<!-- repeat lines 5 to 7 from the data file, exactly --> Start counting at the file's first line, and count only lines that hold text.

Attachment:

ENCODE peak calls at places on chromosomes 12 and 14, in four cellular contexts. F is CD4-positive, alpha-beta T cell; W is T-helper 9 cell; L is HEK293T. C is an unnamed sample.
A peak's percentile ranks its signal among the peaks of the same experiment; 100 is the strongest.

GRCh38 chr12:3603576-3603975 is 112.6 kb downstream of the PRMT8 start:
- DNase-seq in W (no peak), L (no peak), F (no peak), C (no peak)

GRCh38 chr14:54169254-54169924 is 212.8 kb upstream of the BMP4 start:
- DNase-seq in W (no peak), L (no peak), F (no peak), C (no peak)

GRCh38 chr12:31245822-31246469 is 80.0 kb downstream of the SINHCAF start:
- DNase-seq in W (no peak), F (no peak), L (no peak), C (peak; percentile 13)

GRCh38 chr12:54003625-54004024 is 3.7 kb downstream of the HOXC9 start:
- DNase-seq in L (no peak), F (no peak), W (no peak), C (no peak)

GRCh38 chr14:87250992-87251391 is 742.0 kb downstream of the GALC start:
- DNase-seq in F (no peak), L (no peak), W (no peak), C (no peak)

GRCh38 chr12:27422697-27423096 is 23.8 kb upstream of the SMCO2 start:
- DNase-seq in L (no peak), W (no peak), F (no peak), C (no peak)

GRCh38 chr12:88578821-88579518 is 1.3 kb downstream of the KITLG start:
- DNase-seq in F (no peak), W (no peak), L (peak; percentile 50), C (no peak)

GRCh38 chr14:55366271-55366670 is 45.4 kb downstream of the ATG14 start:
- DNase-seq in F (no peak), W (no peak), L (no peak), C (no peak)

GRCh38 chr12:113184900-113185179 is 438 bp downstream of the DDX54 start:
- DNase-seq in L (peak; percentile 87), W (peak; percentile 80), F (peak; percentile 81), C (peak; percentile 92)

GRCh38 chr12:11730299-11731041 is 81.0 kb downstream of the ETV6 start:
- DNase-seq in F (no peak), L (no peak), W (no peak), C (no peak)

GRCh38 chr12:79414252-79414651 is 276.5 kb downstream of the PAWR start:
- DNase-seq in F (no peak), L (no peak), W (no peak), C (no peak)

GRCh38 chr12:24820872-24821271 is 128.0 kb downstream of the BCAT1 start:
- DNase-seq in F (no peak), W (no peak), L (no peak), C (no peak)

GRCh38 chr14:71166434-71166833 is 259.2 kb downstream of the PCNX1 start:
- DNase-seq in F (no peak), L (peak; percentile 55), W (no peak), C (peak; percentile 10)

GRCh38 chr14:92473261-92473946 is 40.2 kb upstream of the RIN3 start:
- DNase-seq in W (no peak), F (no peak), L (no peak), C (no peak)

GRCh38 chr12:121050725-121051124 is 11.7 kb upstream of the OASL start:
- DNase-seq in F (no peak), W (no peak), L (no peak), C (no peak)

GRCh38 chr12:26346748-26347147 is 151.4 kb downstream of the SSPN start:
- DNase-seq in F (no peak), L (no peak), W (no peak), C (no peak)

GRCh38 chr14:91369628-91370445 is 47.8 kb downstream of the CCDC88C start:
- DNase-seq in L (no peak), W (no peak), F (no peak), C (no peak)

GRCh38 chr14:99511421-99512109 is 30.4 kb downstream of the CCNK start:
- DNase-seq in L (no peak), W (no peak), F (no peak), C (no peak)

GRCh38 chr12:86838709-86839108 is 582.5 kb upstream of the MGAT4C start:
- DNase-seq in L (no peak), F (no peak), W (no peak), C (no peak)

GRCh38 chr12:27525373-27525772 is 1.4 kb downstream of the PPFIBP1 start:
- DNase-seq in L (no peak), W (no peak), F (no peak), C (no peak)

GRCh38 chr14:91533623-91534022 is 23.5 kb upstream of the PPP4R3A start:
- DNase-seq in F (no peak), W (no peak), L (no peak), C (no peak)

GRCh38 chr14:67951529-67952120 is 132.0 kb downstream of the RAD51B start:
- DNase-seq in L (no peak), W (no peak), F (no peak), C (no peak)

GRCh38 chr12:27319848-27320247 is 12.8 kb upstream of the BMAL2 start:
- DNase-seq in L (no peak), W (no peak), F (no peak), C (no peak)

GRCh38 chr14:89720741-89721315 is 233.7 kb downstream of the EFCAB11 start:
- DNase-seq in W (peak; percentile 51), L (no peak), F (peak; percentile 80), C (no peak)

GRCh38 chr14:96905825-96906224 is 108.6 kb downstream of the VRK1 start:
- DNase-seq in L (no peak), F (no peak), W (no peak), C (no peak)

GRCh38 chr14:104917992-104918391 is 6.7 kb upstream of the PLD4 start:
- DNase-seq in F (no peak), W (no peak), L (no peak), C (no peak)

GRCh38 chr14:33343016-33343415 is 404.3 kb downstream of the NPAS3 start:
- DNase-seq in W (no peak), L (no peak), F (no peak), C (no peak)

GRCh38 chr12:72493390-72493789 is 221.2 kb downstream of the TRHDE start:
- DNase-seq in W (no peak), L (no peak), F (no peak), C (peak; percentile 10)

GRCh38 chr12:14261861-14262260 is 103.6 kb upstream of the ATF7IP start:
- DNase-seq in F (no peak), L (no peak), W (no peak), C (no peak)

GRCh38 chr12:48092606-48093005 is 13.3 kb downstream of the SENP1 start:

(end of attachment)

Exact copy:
GRCh38 chr14:54169254-54169924 is 212.8 kb upstream of the BMP4 start:
- DNase-seq in W (no peak), L (no peak), F (no peak), C (no peak)

GRCh38 chr12:31245822-31246469 is 80.0 kb downstream of the SINHCAF start: